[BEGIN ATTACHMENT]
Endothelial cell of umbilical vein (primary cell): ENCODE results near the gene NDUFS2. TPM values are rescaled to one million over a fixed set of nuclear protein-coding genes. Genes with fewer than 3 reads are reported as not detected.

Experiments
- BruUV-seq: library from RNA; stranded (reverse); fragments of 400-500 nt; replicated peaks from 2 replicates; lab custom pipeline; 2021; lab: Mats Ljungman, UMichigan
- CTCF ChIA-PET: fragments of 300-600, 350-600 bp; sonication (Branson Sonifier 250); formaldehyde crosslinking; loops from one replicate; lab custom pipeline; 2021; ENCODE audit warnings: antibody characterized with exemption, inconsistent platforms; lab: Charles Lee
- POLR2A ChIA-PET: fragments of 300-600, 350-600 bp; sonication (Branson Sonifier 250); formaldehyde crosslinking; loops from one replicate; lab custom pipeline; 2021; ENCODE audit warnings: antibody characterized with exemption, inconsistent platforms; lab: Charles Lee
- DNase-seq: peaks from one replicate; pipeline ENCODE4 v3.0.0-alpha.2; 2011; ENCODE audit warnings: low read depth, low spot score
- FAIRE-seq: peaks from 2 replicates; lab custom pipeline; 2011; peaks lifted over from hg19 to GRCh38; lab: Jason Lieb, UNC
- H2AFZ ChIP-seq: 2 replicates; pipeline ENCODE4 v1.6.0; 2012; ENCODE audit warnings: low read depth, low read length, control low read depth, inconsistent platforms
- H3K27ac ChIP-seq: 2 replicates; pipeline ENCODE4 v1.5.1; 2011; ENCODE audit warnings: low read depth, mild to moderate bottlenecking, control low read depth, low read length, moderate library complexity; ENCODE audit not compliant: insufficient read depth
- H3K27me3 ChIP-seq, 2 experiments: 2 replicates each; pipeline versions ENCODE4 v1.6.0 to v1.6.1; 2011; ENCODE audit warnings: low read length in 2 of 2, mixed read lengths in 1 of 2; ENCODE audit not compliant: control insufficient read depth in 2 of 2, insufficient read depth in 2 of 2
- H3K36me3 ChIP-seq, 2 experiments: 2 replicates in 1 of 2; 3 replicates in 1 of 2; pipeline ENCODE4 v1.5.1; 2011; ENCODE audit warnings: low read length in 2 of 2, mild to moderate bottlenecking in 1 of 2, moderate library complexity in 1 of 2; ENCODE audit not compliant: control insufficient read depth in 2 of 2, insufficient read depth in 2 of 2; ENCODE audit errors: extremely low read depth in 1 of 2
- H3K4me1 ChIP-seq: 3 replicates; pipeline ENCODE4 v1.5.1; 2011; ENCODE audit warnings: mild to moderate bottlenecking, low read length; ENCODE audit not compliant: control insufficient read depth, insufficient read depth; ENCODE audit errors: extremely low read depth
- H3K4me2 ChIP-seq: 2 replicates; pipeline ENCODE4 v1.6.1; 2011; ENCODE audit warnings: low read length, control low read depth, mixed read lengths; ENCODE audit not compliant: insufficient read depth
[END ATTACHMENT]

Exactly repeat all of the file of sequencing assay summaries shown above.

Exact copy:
Endothelial cell of umbilical vein (primary cell): ENCODE results near the gene NDUFS2. TPM values are rescaled to one million over a fixed set of nuclear protein-coding genes. Genes with fewer than 3 reads are reported as not detected.

Experiments
- BruUV-seq: library from RNA; stranded (reverse); fragments of 400-500 nt; replicated peaks from 2 replicates; lab custom pipeline; 2021; lab: Mats Ljungman, UMichigan
- CTCF ChIA-PET: fragments of 300-600, 350-600 bp; sonication (Branson Sonifier 250); formaldehyde crosslinking; loops from one replicate; lab custom pipeline; 2021; ENCODE audit warnings: antibody characterized with exemption, inconsistent platforms; lab: Charles Lee
- POLR2A ChIA-PET: fragments of 300-600, 350-600 bp; sonication (Branson Sonifier 250); formaldehyde crosslinking; loops from one replicate; lab custom pipeline; 2021; ENCODE audit warnings: antibody characterized with exemption, inconsistent platforms; lab: Charles Lee
- DNase-seq: peaks from one replicate; pipeline ENCODE4 v3.0.0-alpha.2; 2011; ENCODE audit warnings: low read depth, low spot score
- FAIRE-seq: peaks from 2 replicates; lab custom pipeline; 2011; peaks lifted over from hg19 to GRCh38; lab: Jason Lieb, UNC
- H2AFZ ChIP-seq: 2 replicates; pipeline ENCODE4 v1.6.0; 2012; ENCODE audit warnings: low read depth, low read length, control low read depth, inconsistent platforms
- H3K27ac ChIP-seq: 2 replicates; pipeline ENCODE4 v1.5.1; 2011; ENCODE audit warnings: low read depth, mild to moderate bottlenecking, control low read depth, low read length, moderate library complexity; ENCODE audit not compliant: insufficient read depth
- H3K27me3 ChIP-seq, 2 experiments: 2 replicates each; pipeline versions ENCODE4 v1.6.0 to v1.6.1; 2011; ENCODE audit warnings: low read length in 2 of 2, mixed read lengths in 1 of 2; ENCODE audit not compliant: control insufficient read depth in 2 of 2, insufficient read depth in 2 of 2
- H3K36me3 ChIP-seq, 2 experiments: 2 replicates in 1 of 2; 3 replicates in 1 of 2; pipeline ENCODE4 v1.5.1; 2011; ENCODE audit warnings: low read length in 2 of 2, mild to moderate bottlenecking in 1 of 2, moderate library complexity in 1 of 2; ENCODE audit not compliant: control insufficient read depth in 2 of 2, insufficient read depth in 2 of 2; ENCODE audit errors: extremely low read depth in 1 of 2
- H3K4me1 ChIP-seq: 3 replicates; pipeline ENCODE4 v1.5.1; 2011; ENCODE audit warnings: mild to moderate bottlenecking, low read length; ENCODE audit not compliant: control insufficient read depth, insufficient read depth; ENCODE audit errors: extremely low read depth
- H3K4me2 ChIP-seq: 2 replicates; pipeline ENCODE4 v1.6.1; 2011; ENCODE audit warnings: low read length, control low read depth, mixed read lengths; ENCODE audit not compliant: insufficient read depth